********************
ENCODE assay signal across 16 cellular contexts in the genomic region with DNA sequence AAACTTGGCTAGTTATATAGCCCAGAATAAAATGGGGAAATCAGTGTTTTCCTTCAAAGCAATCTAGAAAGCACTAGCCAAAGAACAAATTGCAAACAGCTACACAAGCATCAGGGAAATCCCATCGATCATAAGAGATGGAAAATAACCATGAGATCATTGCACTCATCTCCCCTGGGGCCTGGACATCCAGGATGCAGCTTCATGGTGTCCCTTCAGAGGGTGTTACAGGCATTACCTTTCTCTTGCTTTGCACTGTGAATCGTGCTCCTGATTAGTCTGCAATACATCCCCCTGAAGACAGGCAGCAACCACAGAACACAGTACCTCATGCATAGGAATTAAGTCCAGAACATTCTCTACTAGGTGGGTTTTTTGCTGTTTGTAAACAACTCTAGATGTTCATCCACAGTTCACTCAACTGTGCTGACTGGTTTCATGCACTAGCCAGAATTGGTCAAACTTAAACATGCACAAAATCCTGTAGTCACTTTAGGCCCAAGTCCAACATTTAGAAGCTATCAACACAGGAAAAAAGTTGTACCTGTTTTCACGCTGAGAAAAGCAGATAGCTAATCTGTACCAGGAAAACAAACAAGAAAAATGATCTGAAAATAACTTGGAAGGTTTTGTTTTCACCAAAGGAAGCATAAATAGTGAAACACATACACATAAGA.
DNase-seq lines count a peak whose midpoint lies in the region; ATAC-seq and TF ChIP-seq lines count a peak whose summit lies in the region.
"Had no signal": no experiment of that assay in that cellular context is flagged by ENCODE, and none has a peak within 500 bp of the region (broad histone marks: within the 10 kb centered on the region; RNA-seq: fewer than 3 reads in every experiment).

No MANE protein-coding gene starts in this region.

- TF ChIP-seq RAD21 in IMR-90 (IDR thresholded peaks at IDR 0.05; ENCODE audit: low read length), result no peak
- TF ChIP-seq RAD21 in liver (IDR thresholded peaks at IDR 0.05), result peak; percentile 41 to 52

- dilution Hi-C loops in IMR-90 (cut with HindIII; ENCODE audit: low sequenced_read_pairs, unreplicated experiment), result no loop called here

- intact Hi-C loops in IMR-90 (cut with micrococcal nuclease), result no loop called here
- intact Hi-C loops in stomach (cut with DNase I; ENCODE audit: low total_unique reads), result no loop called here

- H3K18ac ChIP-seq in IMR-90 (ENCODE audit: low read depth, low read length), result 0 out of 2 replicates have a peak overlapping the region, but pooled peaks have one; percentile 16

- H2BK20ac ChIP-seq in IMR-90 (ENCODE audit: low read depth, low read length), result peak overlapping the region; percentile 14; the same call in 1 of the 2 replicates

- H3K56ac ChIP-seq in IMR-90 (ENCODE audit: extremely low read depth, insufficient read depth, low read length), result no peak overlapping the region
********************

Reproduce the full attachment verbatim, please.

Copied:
ENCODE assay signal across 16 cellular contexts in the genomic region with DNA sequence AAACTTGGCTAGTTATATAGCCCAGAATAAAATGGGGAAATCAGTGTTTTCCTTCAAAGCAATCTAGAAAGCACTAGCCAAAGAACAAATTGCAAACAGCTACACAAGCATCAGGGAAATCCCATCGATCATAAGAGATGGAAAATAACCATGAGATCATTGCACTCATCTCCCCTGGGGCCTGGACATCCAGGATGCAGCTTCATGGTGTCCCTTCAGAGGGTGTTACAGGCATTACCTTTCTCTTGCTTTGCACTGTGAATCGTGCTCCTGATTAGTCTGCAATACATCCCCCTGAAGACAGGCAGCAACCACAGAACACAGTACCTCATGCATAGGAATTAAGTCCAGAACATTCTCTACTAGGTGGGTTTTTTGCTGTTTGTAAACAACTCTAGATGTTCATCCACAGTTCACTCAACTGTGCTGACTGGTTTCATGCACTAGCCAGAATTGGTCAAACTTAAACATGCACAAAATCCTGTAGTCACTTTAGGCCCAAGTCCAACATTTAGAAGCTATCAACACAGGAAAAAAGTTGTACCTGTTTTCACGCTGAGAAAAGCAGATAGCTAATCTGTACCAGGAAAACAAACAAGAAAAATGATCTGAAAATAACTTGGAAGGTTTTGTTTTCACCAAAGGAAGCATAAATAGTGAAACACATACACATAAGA.
DNase-seq lines count a peak whose midpoint lies in the region; ATAC-seq and TF ChIP-seq lines count a peak whose summit lies in the region.
"Had no signal": no experiment of that assay in that cellular context is flagged by ENCODE, and none has a peak within 500 bp of the region (broad histone marks: within the 10 kb centered on the region; RNA-seq: fewer than 3 reads in every experiment).

No MANE protein-coding gene starts in this region.

- TF ChIP-seq RAD21 in IMR-90 (IDR thresholded peaks at IDR 0.05; ENCODE audit: low read length), result no peak
- TF ChIP-seq RAD21 in liver (IDR thresholded peaks at IDR 0.05), result peak; percentile 41 to 52

- dilution Hi-C loops in IMR-90 (cut with HindIII; ENCODE audit: low sequenced_read_pairs, unreplicated experiment), result no loop called here

- intact Hi-C loops in IMR-90 (cut with micrococcal nuclease), result no loop called here
- intact Hi-C loops in stomach (cut with DNase I; ENCODE audit: low total_unique reads), result no loop called here

- H3K18ac ChIP-seq in IMR-90 (ENCODE audit: low read depth, low read length), result 0 out of 2 replicates have a peak overlapping the region, but pooled peaks have one; percentile 16

- H2BK20ac ChIP-seq in IMR-90 (ENCODE audit: low read depth, low read length), result peak overlapping the region; percentile 14; the same call in 1 of the 2 replicates

- H3K56ac ChIP-seq in IMR-90 (ENCODE audit: extremely low read depth, insufficient read depth, low read length), result no peak overlapping the region